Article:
That's interesting—the little things we may not even remember from life in the '90s. It's a more drastic difference than maybe we realize.

It also helps us because we wanted the player to be totally isolated in the house, and for it to make sense why they wouldn't just call the cops or something. So, you know, it's a dark and stormy night, and there's been a power outage, there's a weather warning on the TV, and the phone tone isn't working, and in that era if your land line is down and you got dropped off at the house by an airport shuttle and it drove off, you're stuck there. You can't call a cab or try to call your parent's cellphones...so, there are a lot of different things that we wanted to achieve as far as the atmosphere and experience you have that are a little less plausible in this day and age. You'd be able to solve that problem a lot easier.

From left to right: Steve Gaynor, Johnnemann Nordhagen, and Karla Zimonja in their basement office.

You said your work on BioShock influenced Gone Home. How far does that inspiration go?

I mean, the levels are fairly open-ended, right? Like, BioShock does not have linear corridors, and finding the audio diaries is totally player driven. You choose to reach out and listen to these things, and you are piecing these pieces together, so those methodologies were definitely an inspiration to us. And obviously the games that led up to BioShock, like System Shock, System Shock 2, Deus Ex. There's a lot of this open structure exploration and discovering story bit by bit in those games.

So, does Gone Home build to a conclusion? Or do we search around until we feel it's complete and then, "OK, I'm done playing?"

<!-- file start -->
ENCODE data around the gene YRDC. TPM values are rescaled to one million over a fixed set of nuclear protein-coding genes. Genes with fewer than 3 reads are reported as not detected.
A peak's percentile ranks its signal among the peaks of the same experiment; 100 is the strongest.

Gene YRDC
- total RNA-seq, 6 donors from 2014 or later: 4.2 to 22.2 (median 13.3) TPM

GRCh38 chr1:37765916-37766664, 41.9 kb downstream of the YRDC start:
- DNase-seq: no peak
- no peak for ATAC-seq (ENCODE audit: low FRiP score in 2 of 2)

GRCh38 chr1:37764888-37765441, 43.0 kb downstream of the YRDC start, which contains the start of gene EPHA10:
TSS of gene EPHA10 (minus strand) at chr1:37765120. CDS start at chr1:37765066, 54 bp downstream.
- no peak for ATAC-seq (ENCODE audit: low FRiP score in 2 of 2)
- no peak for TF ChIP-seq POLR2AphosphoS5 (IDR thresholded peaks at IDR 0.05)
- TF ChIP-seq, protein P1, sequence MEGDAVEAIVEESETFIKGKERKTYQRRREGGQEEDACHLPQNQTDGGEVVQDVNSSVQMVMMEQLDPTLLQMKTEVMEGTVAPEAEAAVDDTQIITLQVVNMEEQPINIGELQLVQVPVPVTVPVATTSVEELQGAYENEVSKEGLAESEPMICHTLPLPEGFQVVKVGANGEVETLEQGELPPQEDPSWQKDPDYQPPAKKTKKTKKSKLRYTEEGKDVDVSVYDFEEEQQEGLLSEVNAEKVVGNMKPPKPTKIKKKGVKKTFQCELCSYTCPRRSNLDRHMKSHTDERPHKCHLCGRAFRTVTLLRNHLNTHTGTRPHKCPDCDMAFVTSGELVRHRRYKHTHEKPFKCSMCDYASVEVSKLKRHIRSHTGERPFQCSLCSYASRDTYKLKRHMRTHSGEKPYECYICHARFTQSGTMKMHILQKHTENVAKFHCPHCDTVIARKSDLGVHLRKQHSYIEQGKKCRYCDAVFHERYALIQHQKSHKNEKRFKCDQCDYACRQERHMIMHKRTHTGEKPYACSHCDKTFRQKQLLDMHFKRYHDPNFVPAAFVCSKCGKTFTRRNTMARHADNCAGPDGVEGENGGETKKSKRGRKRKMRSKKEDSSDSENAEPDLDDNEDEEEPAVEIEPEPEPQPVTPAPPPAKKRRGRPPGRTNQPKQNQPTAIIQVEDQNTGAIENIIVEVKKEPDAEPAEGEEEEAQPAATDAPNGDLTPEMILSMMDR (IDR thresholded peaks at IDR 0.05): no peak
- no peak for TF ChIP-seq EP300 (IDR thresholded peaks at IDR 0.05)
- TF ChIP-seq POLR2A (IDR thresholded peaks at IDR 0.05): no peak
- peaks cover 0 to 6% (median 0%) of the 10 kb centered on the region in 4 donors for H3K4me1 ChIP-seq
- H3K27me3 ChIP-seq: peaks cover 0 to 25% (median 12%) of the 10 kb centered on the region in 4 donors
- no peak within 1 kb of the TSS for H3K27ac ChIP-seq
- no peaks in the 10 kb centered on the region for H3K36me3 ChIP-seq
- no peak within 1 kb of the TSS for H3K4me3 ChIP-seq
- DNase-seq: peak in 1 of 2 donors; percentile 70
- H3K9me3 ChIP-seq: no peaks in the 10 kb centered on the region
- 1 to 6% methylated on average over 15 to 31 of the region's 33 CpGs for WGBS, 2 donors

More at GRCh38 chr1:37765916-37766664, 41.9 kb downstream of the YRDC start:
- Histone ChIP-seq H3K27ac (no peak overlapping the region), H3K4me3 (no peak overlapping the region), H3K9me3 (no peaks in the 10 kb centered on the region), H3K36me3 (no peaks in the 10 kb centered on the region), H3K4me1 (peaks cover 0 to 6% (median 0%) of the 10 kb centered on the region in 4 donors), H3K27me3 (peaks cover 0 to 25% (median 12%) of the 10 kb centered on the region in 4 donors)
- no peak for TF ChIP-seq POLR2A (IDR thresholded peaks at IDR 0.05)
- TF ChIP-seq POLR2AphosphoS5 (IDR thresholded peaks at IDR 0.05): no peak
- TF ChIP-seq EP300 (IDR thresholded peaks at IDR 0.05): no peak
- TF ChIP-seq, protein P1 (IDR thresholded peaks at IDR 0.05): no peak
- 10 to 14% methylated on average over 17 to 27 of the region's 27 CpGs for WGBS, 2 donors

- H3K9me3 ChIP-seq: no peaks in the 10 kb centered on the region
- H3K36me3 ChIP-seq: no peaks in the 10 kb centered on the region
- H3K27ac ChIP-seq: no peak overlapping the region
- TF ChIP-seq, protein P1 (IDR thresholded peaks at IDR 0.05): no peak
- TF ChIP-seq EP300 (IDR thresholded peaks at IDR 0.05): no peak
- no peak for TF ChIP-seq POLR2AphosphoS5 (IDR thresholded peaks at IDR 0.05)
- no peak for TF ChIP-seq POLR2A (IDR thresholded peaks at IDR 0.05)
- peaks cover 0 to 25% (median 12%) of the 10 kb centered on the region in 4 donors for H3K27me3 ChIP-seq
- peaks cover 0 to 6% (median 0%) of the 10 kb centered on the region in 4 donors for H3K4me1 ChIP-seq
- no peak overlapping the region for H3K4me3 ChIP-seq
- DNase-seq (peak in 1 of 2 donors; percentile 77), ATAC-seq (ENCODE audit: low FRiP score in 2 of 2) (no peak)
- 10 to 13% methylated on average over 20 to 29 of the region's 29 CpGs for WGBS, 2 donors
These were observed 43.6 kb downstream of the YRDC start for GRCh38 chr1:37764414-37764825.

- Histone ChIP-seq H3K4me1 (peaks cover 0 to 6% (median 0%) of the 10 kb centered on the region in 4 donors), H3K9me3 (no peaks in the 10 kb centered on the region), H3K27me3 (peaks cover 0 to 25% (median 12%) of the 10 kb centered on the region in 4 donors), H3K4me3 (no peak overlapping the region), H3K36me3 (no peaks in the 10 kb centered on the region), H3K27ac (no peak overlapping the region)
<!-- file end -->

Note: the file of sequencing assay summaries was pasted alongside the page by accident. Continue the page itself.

By default, yes, there is a chronological story that you're discovering, and you start at the beginning and you get to the end, and there is an ending when you've fully unlocked all the parts of the house and you've found the last note in the story. That's our out-of-the-box experience—you hear Sam's audio diaries as you find significant objects, all that kind of stuff.

But, we want to support players who want to have a more purist exploration experience, that don't like, for instance, the kind of meta affectation of the audio diaries. It's like, "I wouldn't be hearing that if I was exploring this house," or, "I don't want to have to find the basement key before I can go in the basement," or whatever. So, we have a system of what we call "modifiers," where you can tailor the experience to the kind of expoloration you want to do in a few ways.

What's your opinion on the "is it a game, is it not a game?" debate that comes up with games like yours or Thirty Flights of Loving.

Thirty Flights of Loving was my game of the year last year. So I guess I just call it a game. [Laughs] You know, like...

You don't feel like the distinction matters...

"I'm less interested in 'Is this a game?' than 'Is this an experience that I want to have? Whatever it is.'"

I mean, I understand why there are strong opinions on it, because I think it's totally possible to say, "That's not a game," in a pejorative way that just dismisses it. "That doesn't have value," is basically what's being expressed. And if that's the way someone means it, then that seems like something that's worth criticizing.

On the other hand, if people want to say, "Gone Home's not a game, it's an experience, it's a simulation of exploring a house, it's a story you play, a story you walk through," I don't know. To me, I think the word "game" is broad enough to contain almost anything that requires your interaction to derive the experience from it. You know, because the games in the narrative category in [the IGF awards] this year, there's a broad range in how much input the player has to how they experience the game. But I don't think that makes any of them not games, and I'm less interested in "Is this a game?" than "Is this an experience that I want to have? Whatever it is."